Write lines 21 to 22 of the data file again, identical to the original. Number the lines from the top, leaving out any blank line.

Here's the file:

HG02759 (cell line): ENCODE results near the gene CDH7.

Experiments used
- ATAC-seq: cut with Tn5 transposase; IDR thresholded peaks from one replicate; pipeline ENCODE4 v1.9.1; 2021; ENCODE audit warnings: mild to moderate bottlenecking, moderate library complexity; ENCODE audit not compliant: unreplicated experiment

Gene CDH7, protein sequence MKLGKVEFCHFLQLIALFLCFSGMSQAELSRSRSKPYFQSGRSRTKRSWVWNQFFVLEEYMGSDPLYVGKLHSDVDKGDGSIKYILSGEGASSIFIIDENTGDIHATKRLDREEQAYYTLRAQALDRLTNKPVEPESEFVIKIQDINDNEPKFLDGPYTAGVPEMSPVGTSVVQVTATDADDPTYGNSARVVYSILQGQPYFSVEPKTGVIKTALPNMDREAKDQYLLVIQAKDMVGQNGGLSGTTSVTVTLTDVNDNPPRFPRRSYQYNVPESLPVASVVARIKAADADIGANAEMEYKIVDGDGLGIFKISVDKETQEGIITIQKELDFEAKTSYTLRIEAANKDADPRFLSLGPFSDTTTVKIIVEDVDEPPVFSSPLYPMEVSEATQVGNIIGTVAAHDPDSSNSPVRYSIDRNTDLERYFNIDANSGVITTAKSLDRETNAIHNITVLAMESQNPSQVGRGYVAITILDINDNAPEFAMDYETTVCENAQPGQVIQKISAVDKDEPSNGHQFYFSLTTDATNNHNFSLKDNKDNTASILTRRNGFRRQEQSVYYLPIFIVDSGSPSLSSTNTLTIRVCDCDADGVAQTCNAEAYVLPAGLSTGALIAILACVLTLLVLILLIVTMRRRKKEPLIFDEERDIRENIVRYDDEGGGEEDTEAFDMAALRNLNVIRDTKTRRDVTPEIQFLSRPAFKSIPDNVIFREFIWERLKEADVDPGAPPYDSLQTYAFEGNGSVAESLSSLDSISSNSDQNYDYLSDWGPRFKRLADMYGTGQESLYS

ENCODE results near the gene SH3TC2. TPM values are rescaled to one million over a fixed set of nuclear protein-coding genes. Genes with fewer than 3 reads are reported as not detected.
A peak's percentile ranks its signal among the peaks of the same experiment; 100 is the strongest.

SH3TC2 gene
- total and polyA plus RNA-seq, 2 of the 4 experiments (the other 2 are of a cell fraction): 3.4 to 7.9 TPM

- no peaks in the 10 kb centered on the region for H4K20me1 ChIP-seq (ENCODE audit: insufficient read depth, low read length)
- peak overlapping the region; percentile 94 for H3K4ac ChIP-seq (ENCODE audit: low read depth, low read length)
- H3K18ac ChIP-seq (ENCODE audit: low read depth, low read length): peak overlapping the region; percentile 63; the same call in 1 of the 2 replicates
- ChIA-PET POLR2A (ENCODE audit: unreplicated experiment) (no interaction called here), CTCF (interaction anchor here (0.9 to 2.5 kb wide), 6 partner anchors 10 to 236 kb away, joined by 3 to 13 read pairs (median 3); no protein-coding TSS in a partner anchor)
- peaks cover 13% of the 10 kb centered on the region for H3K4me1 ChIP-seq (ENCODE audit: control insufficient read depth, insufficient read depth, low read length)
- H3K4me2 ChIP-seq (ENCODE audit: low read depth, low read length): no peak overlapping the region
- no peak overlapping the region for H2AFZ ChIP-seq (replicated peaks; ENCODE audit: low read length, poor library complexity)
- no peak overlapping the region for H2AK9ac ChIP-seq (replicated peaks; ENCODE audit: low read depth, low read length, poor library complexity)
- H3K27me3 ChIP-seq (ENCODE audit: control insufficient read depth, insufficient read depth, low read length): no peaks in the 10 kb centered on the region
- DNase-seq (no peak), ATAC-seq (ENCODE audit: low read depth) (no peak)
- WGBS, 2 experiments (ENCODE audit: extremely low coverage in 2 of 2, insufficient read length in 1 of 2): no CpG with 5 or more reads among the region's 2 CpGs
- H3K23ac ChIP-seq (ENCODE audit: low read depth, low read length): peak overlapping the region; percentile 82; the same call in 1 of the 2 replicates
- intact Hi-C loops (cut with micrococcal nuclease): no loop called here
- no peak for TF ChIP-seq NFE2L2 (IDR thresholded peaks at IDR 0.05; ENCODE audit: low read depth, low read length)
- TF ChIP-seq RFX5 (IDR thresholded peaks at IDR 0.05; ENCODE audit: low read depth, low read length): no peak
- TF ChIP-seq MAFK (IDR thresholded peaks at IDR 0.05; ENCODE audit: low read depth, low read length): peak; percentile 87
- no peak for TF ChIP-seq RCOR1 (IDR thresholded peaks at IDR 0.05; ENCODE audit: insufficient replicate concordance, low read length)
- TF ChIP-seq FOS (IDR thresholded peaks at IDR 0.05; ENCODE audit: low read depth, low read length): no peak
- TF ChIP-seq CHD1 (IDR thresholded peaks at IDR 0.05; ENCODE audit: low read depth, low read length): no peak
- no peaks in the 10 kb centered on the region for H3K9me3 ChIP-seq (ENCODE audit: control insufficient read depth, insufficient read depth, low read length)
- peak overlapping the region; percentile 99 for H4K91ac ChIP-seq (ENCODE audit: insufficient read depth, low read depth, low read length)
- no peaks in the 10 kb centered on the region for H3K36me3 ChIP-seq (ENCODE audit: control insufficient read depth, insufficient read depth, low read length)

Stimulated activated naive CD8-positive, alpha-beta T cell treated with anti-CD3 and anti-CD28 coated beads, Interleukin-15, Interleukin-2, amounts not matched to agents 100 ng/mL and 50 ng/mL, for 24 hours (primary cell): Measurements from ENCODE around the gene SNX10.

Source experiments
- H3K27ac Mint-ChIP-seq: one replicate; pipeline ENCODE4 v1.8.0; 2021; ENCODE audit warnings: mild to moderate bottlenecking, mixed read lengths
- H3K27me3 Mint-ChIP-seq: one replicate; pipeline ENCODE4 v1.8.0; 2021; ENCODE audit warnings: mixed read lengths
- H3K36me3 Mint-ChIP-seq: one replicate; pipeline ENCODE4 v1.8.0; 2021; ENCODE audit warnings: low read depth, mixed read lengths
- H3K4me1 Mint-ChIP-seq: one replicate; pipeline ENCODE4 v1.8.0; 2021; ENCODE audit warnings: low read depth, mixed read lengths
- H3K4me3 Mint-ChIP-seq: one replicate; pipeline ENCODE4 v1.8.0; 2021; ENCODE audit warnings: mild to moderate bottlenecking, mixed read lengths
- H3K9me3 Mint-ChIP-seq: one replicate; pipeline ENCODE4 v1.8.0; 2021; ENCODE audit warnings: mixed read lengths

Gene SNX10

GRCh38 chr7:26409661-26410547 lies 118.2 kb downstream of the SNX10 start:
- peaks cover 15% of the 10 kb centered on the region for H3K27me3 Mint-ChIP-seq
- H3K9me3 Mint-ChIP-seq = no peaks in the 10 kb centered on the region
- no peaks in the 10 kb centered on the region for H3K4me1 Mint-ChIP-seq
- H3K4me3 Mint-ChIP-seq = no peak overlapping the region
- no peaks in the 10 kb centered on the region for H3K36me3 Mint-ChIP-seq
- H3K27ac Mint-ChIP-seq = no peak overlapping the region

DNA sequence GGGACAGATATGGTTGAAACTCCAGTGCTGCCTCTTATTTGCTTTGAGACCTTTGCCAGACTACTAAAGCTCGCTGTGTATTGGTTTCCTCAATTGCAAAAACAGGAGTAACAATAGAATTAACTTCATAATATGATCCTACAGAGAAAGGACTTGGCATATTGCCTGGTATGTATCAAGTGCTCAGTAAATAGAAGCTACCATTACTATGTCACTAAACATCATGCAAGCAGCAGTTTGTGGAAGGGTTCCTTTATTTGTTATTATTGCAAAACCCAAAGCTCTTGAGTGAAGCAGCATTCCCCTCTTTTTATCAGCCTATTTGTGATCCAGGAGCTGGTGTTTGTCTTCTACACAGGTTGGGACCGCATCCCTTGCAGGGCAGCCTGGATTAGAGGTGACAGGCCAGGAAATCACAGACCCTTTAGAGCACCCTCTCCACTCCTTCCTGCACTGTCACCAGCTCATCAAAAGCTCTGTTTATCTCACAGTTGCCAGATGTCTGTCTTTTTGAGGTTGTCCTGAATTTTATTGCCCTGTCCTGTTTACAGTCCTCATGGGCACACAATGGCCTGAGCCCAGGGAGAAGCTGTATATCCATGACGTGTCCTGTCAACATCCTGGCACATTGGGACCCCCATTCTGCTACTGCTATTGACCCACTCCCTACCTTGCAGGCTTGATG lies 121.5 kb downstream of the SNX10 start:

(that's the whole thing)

- intact Hi-C loops (cut with micrococcal nuclease): no loop called here
- no peak for TF ChIP-seq NFE2L2 (IDR thresholded peaks at IDR 0.05; ENCODE audit: low read depth, low read length)